Sunday, October 16, 2005

Hey, Hey Hockeytown: This Budd's For You

(the following column can also be viewed at, where a new column from yours truly appears each Sunday or Monday. They will also appear here for your reading pleasure. For archives of my columns there, go to and click on "Columnists")

So the NHL is going to have its referees wear microphones and announce penalties to the crowd and television audience just like the National Football League officials do. Perhaps you've already seen it.

Just as long as the refs don't announce goalscorers. Or which youth hockey teams are in the building. Or the attendance figure. Or how to qualify for the between-periods contests.

For that is Budd Lynch's domain, and we can't have the league messing with that.

Lynch, 87, is in his 56th season with the Red Wings. Mostly, he has spent that time booming his baritone voice into a microphone, in one capacity or another: radio, TV, public address announcing. He spent some time in the team's public relations department. For all I know, he's helped pop the popcorn and made sure the pucks were properly frozen before the game, too.

Budd Lynch: 56 seasons and counting

I grew up watching the Red Wings in the early 1970's, and back then the television team was Bruce Martyn and Budd Lynch. Talk about a booth graced with greatness. It was like a cockpit populated by Charles Lindbergh and The Red Baron. I am telling you, it was a marvelous time to watch -- and mostly listen to -- the Red Wings, back when there wasn't much to get excited about on the ice, so you got your fun from the cracking voice of Martyn and the dramatic voice of Lynch.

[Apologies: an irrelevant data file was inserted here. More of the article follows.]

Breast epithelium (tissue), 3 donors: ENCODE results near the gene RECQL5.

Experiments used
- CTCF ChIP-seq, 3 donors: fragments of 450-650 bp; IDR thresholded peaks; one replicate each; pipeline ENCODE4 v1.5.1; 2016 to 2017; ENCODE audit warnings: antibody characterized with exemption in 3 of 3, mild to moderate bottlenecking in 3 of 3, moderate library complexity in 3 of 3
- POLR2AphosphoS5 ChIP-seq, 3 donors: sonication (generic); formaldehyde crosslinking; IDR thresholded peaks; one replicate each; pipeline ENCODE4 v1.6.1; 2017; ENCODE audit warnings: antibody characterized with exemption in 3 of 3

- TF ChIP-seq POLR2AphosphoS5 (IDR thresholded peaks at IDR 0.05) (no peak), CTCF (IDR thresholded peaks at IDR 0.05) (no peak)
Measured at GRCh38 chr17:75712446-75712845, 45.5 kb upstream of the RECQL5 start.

Martyn is retired now -- been that way for eight years or so and enjoying his time up in Gaylord, I presume. But Budd Lynch is still kicking it with the Red Wings, from providing the 20,000+ regulars at the Joe with the pregame lineup changes to thanking them and wishing them a safe trip home. In between there are goals and penalties to announce, in a way only Lynch can: succinct, no-nonsense, and always baritone. Then, of course, are those seven words that define the NHL P.A. announcer: "Last minute of play in this period." Lynch has them all beat there, too.